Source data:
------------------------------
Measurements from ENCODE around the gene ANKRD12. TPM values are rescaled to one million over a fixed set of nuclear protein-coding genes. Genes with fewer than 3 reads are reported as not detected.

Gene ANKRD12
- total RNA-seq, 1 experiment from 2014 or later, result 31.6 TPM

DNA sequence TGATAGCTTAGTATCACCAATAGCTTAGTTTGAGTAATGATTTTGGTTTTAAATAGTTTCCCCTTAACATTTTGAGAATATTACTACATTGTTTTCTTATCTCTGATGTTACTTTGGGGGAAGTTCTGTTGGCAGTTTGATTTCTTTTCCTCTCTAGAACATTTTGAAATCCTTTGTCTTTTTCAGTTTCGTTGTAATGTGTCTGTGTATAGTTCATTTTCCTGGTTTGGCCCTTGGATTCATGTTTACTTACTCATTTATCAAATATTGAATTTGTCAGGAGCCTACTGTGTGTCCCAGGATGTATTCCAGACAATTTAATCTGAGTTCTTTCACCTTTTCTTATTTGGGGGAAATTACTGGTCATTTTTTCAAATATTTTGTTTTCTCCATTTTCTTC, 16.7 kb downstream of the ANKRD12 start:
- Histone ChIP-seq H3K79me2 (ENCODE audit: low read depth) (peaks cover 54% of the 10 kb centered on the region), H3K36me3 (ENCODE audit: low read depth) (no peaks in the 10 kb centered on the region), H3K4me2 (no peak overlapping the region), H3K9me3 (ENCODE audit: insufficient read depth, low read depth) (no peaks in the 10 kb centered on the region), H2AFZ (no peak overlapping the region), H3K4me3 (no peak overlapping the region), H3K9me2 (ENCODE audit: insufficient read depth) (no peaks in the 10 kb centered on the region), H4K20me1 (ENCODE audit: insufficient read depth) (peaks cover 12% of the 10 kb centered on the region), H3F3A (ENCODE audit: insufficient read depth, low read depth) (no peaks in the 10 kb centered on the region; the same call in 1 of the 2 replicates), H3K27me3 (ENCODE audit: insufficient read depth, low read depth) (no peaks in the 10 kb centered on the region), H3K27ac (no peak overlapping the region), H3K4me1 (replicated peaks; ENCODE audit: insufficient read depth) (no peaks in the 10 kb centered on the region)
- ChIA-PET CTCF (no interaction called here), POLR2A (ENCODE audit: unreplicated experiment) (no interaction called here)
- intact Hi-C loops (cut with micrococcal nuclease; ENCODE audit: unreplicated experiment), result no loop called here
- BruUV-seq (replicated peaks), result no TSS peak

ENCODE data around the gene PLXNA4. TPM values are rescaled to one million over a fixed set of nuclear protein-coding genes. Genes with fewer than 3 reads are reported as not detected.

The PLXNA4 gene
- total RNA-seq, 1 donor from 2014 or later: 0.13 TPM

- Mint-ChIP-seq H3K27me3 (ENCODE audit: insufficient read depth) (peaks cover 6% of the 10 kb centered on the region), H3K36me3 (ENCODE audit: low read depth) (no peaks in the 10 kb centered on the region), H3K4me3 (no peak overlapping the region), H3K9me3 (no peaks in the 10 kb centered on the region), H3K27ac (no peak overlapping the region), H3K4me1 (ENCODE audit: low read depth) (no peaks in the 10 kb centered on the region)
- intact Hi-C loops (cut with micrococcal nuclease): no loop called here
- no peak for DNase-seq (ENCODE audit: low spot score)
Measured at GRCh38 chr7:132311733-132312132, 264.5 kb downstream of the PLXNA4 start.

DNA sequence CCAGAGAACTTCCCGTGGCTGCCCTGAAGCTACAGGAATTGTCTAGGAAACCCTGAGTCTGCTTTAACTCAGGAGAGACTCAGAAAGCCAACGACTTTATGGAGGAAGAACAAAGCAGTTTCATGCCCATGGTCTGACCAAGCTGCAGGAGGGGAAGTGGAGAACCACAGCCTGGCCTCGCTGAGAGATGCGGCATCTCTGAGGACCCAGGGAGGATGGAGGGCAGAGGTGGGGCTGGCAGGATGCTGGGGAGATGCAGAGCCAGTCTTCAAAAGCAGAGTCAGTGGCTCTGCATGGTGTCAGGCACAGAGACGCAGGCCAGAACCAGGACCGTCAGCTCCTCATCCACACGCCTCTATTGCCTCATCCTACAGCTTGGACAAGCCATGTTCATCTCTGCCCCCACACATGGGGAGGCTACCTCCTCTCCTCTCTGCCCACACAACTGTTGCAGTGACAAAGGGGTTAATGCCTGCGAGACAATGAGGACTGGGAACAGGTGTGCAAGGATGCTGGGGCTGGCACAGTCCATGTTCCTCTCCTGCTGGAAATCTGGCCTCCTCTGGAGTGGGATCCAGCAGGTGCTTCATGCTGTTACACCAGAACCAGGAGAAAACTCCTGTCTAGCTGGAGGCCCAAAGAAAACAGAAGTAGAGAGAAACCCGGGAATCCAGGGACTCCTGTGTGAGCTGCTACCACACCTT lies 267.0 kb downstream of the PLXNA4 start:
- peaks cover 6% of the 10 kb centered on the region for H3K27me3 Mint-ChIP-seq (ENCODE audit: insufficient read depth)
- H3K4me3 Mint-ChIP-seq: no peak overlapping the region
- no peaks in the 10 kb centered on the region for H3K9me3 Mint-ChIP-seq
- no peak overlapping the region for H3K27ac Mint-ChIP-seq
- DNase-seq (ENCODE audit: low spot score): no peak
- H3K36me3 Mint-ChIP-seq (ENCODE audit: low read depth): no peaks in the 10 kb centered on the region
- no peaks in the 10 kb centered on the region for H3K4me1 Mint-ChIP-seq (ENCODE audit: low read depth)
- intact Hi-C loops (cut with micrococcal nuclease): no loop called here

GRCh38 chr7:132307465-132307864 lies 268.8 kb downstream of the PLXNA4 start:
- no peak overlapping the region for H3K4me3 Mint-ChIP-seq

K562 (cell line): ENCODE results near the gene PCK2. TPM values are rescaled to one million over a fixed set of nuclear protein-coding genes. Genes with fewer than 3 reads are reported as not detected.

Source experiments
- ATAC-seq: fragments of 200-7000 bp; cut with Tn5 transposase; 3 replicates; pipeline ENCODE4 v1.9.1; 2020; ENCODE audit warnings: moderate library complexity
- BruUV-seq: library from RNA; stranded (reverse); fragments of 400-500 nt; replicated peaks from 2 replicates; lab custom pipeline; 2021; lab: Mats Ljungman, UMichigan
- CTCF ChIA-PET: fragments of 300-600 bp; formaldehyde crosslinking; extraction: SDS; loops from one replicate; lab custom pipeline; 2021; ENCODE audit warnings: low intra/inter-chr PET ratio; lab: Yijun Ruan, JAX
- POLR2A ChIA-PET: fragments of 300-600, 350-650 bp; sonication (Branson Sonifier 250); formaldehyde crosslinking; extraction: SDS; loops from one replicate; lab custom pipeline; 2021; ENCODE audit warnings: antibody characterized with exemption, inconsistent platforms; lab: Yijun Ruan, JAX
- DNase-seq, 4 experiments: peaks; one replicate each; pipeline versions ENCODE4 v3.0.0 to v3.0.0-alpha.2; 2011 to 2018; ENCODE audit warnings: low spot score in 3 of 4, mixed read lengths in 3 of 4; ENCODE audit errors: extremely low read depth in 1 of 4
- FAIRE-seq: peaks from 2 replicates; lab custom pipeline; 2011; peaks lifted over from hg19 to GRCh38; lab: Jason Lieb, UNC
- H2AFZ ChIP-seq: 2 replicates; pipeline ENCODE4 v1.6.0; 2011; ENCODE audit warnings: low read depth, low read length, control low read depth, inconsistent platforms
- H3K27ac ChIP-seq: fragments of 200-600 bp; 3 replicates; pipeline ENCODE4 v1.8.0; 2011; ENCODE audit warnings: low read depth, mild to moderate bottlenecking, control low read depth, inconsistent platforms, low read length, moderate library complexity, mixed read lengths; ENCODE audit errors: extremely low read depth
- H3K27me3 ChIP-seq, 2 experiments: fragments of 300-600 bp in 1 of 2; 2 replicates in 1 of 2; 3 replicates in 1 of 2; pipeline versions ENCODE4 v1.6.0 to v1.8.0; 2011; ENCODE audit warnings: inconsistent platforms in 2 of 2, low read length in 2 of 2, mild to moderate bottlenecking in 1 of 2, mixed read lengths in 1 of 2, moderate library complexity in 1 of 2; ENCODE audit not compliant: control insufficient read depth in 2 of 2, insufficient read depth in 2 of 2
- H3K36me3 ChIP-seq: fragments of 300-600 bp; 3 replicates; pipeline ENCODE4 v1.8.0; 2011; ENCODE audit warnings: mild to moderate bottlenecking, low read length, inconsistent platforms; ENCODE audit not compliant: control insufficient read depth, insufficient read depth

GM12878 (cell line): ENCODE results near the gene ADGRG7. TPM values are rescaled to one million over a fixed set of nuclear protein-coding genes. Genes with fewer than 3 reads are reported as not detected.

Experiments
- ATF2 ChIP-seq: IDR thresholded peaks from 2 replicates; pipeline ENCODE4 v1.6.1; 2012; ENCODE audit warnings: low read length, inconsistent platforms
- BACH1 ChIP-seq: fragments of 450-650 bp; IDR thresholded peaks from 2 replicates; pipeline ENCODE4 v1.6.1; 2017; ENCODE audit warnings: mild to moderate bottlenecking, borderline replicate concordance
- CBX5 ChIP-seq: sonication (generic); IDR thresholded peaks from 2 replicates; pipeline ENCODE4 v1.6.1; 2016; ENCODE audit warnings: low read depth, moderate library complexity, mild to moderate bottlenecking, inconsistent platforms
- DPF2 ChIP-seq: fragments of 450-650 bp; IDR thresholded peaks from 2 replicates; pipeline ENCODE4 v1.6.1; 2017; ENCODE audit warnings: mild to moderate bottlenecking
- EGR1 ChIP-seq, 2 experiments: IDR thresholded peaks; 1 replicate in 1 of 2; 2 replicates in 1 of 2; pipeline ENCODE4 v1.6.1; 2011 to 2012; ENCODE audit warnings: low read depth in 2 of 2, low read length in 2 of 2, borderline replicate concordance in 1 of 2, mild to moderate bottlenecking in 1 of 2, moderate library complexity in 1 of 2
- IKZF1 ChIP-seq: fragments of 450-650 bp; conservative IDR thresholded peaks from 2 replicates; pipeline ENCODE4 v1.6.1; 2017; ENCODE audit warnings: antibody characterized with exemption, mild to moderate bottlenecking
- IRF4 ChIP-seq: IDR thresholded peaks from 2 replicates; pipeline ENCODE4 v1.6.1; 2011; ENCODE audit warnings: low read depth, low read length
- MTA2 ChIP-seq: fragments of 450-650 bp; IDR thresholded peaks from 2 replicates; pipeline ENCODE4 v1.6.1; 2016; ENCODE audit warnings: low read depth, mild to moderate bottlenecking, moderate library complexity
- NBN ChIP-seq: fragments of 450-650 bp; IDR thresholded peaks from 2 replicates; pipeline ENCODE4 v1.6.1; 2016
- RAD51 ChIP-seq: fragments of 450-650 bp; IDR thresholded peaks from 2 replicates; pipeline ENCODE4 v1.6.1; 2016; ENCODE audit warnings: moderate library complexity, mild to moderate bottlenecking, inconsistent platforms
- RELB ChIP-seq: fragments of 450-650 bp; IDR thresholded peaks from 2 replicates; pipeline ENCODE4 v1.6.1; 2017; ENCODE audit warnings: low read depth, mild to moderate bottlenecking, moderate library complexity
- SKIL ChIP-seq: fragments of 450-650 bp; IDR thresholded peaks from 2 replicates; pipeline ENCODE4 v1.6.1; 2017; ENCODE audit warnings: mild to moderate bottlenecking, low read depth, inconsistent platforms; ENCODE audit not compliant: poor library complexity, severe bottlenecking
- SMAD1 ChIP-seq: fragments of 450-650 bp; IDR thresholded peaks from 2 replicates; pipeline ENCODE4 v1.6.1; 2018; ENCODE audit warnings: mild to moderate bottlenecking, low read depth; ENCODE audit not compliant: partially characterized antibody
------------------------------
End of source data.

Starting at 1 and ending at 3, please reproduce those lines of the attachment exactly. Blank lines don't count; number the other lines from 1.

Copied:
Measurements from ENCODE around the gene ANKRD12. TPM values are rescaled to one million over a fixed set of nuclear protein-coding genes. Genes with fewer than 3 reads are reported as not detected.

Gene ANKRD12
- total RNA-seq, 1 experiment from 2014 or later, result 31.6 TPM